Someone called for a circle and we all stood around for an explanation of how the hash would be run. Hashing has not strayed far from its roots in Kuala Lumpur. At a Hash, one or more members (Hares) lay a trail, which is then followed by the remainder of the group (the Pack or Hounds). The trail periodically ends at a “check” and the pack must find where it begins again; often the trail includes false trails, short cuts, dead ends, back checks and splits. These features are designed to keep the pack together regardless of fitness level or running speed, as front-runners are forced to slow down to find the “true” trail, allowing stragglers to catch up. The hare(s) mark a trail through the area with paper, chalk, sawdust, or colored flour, depending on the environment and weather. Trails may contain a Beer Check, where the pack stops to consume beer, water, or snacks, allowing any stragglers to catch up to the group. Trails may pass through any sort of terrain, known as shiggy within the group, and hashers may run through back alleyways, residential areas, city streets, forests, swamps, or shopping malls and may climb fences, ford streams, explore storm drains or scale cliffs in their pursuit of the hare.
On this particular night we started our hash behind the strip mall were we had parked. The course of the hash took us through a ditch filled with broken tile, a briar patch (in which I quite ungracefully flopped to the ground and emerged with plenty of scrapes and scratches to show for it), through a field, over two fences and through a residential neighborhood. In all, the entire course was about two miles long.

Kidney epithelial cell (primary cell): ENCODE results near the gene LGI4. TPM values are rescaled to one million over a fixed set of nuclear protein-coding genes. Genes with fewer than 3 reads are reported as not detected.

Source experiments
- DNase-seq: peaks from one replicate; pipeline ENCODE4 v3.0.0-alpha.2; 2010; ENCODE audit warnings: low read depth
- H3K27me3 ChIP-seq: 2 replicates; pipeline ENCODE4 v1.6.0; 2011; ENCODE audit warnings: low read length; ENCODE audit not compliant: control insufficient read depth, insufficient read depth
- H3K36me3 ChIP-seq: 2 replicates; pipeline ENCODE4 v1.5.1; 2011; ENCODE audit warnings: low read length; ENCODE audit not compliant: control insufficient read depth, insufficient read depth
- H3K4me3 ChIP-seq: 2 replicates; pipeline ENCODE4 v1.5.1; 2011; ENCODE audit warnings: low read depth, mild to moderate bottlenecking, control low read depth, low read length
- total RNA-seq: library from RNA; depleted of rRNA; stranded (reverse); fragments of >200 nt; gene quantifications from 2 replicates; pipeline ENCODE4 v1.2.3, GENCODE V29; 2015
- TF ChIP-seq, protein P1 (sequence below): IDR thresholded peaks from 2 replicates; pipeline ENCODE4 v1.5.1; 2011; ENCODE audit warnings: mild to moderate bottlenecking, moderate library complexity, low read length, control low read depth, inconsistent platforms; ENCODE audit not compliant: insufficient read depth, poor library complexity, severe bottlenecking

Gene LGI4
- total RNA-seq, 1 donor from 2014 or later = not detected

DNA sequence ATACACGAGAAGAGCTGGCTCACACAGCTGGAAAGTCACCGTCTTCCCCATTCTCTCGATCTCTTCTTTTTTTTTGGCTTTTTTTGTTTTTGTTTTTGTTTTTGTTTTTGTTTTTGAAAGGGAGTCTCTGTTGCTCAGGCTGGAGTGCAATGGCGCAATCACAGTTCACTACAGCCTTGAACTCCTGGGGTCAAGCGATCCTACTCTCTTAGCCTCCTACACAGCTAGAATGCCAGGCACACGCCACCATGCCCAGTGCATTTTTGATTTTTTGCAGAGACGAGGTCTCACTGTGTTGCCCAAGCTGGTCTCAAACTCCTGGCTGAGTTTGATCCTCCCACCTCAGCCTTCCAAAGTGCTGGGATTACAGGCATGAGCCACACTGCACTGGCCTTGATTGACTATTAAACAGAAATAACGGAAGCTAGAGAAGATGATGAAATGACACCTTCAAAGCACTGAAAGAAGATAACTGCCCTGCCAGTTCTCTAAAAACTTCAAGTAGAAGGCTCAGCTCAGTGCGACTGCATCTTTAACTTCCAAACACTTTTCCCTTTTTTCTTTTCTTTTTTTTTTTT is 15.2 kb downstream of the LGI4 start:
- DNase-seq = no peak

At the finish location – located in another strip mall parking lot –the event ended with more beer drinking and a group gathering known as Religion. Led by chapter mismanagement, Religion provides a time to socialize, sing drinking songs, recognize individuals, formally name members, or inform the group of pertinent news or upcoming events.
During Religion, down-downs are bandied about. A down-down is a means of punishing, rewarding, or merely recognizing an individual for any action or behavior according to the customs or whims of the group. Generally, the individual in question is asked to consume without pause the contents of his or her drinking vessel or risk pouring the remaining contents on his or her head. Individuals may be recognized for outstanding service, or for their status as a visitor or newcomer. Down-Downs also serve as punishment for misdemeanors real, imagined, or blatantly made up. Such transgressions may include: failing to stop at the beer check, pointing with a finger, or the use of real names. Commonly, hashers who wear new shoes to an event can be required to drink from that shoe.
Hashers are a hardy, if somewhat insane bunch. But, I would be lying if I said I did not enjoy myself scratches and all. The camaraderie and skullduggery of the group is infectiously fun. It’s like a college fraternity party with its vulgar jokes and vocabulary, but on a running trail. It is definitely not for the thin-skinned or easily offended. But, if you have the constitution, and want to have a hilariously unrefined evening running through who knows what and drinking beer while doing it, I highly recommend you come out. You can get more information at the Jacksonville Kennel’s website: http://www.JaxH3.com. Tell them Just Marc sent you and prepare for a raucous good time.